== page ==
Of all the quality-of-life concerns faced by my former neighbors in brownstone Brooklyn, restaurant menus and promotions pushed through their mail slots seemed to get them the most incensed.
A walk through the neighborhood showed how some are trying to stave off this existential threat. By looking at a few examples, we can learn just how hard it can be to communicate a desired action. We can also see how combining plain language with smart information design yields clarity and gets results.
Here’s one example of what not to do. This sign is based on the worst kind of jargon (What did you do today? Place some unsolicited advertising materials on a property?).
It also fails to consider its target audience; delivery people may not have a good command of English. And the poor word choice is rounded off with poor design (Is the text left-aligned? Right- aligned?) and subpar production values–a color photocopy placed in a plastic bag. Bottom line: this sign is both ugly and likely to be ineffective.
Example #2 is better. Aesthetically, its handcrafted appearance is better than Example #1, and it gets the message down to two words. But one of those two words is a problem. Not everyone gets the American: flier, British: flyer thing straight—it’s one of those words that gives people trouble. Is the sign meant to scare away pilots? Mosquitoes?
Example #3 combines plain language writing with limpid information design and high production values to create the clearest communication in our unscientific sample. Minimal wording, prominently placed informational graphics and the universal symbol for “no” are highlights of this durable, attractive, audience-friendly sign. Note, too, that the name of the sponsoring organization is listed, along with its contact information and the name of the designer. This piece is also likely to be the most expensive of the three, raising the question: Is investing in plain language and information design worthwhile?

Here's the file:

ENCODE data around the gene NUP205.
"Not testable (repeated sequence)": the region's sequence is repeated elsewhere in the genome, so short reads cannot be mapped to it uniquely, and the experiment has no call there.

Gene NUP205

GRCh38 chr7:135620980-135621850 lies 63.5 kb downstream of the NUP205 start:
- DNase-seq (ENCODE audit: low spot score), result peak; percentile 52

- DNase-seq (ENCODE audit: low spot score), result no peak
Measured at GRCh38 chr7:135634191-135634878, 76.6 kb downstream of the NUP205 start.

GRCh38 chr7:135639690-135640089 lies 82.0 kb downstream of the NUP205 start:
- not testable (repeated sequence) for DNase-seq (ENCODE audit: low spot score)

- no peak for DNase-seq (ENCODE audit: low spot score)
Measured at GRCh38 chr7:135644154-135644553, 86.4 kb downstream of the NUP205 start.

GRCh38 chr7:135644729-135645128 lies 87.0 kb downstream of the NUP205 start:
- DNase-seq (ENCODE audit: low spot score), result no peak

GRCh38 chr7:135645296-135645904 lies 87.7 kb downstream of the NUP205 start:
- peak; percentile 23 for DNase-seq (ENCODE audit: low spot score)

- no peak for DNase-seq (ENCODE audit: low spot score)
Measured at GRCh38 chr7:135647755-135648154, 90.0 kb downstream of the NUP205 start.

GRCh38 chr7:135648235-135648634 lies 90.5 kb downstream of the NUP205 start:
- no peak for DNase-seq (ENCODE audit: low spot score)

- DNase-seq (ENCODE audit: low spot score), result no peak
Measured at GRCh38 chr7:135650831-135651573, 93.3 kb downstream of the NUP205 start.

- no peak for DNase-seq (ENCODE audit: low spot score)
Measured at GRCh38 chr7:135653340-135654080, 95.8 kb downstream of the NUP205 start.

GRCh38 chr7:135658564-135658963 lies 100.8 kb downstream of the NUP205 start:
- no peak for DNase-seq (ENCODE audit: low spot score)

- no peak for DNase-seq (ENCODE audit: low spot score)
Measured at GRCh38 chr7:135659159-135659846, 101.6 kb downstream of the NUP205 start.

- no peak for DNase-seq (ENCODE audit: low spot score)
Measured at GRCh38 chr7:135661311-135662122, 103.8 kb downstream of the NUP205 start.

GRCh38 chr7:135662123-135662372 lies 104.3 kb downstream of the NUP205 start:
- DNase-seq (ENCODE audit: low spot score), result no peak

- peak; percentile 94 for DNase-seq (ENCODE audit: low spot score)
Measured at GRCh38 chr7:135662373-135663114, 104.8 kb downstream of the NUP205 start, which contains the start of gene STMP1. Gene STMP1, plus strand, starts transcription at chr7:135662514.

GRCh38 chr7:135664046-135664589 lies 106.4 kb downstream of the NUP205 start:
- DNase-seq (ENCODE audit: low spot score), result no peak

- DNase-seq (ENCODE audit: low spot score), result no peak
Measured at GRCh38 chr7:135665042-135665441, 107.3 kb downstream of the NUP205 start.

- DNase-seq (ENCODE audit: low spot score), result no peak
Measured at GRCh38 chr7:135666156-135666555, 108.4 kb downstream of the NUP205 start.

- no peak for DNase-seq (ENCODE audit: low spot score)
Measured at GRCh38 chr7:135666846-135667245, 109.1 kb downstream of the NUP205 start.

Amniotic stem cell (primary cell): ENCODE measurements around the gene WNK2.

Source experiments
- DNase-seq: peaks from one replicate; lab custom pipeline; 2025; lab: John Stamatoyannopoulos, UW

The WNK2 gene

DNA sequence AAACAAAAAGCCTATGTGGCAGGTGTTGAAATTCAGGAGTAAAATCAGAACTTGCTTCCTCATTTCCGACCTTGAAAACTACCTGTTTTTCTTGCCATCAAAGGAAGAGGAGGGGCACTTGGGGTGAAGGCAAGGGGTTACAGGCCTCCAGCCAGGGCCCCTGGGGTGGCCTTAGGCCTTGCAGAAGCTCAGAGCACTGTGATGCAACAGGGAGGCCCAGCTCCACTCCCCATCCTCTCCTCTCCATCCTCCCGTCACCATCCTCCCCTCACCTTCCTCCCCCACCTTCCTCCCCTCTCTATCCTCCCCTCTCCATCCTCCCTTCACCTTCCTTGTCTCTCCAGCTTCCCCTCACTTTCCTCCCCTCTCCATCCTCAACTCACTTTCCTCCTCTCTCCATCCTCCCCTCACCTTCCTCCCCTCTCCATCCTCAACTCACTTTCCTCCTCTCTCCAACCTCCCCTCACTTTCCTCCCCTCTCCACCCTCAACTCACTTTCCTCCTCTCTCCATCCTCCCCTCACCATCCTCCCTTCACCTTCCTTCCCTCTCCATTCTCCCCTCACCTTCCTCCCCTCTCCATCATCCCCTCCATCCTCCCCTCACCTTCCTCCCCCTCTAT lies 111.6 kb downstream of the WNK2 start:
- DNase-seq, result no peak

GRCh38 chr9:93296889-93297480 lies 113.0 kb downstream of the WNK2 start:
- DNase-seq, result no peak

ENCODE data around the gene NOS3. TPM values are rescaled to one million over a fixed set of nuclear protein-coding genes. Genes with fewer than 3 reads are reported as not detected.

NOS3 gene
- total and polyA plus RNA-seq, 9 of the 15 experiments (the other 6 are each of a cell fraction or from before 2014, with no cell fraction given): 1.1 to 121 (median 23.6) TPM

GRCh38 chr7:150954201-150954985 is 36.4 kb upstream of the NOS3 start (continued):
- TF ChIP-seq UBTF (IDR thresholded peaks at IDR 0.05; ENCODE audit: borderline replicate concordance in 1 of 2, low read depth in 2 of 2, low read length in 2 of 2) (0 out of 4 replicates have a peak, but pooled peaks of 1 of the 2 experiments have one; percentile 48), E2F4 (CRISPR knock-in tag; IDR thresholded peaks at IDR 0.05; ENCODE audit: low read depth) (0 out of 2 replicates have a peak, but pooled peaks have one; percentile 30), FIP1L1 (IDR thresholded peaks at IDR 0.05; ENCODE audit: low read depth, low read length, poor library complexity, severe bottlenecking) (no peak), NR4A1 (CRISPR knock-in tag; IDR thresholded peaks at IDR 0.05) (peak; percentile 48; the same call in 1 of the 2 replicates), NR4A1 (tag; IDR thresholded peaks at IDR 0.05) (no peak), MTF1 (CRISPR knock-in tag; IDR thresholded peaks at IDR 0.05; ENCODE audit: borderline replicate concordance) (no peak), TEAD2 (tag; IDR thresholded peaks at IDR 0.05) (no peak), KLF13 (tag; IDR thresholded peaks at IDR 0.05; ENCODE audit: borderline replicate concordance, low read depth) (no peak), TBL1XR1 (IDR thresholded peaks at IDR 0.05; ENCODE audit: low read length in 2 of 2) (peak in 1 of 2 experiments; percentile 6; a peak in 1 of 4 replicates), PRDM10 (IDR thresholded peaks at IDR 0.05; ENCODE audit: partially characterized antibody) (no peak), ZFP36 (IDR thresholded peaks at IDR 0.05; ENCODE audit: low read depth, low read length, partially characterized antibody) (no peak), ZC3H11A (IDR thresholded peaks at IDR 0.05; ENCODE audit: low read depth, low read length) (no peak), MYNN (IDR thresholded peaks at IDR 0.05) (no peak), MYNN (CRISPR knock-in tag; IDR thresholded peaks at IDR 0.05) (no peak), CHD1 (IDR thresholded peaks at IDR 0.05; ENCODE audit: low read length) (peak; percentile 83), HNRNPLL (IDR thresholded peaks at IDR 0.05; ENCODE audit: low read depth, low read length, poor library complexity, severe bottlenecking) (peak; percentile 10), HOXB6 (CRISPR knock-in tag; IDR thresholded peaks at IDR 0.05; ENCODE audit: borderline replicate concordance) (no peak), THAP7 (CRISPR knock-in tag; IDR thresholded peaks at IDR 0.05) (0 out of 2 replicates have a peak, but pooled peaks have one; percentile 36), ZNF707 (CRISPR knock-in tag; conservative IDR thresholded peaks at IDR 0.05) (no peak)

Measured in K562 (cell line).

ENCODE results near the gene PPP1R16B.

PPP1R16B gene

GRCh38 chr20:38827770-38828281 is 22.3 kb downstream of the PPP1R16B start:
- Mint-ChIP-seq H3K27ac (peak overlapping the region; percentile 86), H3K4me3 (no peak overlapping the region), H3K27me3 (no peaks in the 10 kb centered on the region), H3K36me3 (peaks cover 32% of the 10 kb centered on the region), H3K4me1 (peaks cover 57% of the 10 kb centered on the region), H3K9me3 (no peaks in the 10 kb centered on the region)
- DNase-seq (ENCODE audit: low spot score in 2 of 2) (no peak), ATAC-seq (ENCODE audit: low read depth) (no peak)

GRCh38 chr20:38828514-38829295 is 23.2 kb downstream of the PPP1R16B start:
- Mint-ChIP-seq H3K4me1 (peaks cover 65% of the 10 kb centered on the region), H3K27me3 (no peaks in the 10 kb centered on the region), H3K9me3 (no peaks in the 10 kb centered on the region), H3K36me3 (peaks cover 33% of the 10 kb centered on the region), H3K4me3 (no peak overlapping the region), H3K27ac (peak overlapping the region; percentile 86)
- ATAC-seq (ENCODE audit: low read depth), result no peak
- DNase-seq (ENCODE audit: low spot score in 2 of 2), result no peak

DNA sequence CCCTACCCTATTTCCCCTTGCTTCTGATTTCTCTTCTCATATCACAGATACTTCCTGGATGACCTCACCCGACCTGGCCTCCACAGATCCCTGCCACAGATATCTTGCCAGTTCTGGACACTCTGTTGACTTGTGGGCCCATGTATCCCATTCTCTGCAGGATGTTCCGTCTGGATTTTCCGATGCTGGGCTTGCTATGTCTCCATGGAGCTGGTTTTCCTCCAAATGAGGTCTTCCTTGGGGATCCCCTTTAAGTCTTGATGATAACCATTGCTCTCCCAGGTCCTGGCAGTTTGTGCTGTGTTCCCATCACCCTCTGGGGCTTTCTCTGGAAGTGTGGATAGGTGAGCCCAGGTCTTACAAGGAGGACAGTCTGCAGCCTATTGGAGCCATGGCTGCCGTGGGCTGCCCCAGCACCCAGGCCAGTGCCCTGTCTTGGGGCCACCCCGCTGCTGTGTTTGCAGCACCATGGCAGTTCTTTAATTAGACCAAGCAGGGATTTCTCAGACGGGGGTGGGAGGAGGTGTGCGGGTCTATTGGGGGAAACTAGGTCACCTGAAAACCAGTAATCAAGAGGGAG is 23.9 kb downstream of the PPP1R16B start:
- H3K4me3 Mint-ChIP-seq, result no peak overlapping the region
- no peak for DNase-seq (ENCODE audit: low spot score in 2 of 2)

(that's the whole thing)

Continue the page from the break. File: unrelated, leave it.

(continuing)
And Your Point Is…?
Many businesses consider plain language just another regulatory requirement with dubious outcomes – something to be complied with in letter, not spirit.
Since the SEC published its Plain English Handbook in the 1990s, plain language has been at the heart of a number of key financial regulatory initiatives. And in health insurance, the trend of consumer-directed health care, with the individual making decisions while being required to pay a greater share of costs, has illuminated that health care literacy is not what it needs to be. Health insurance is still full of jargon (e.g., “deductibles,” “coinsurance,” “pre-authorizations”). A vital first step has to be plain language. But are financial and health care organizations reaping all the benefits clear communications can deliver?
If you embrace plain language, you can turn a necessity into a virtue. First, plain language equates to good business – generating, reviewing and publishing fewer words saves money. An investment in clarifying complex functional documents – forms, agreements and required notifications – telegraphs a focus on the customer. And finally, an organization committed to clear, user-centered communications can help change the conversation with constituents from staving off complaints to bolstering the relationship through positive interactions.
- Originally published on addison.com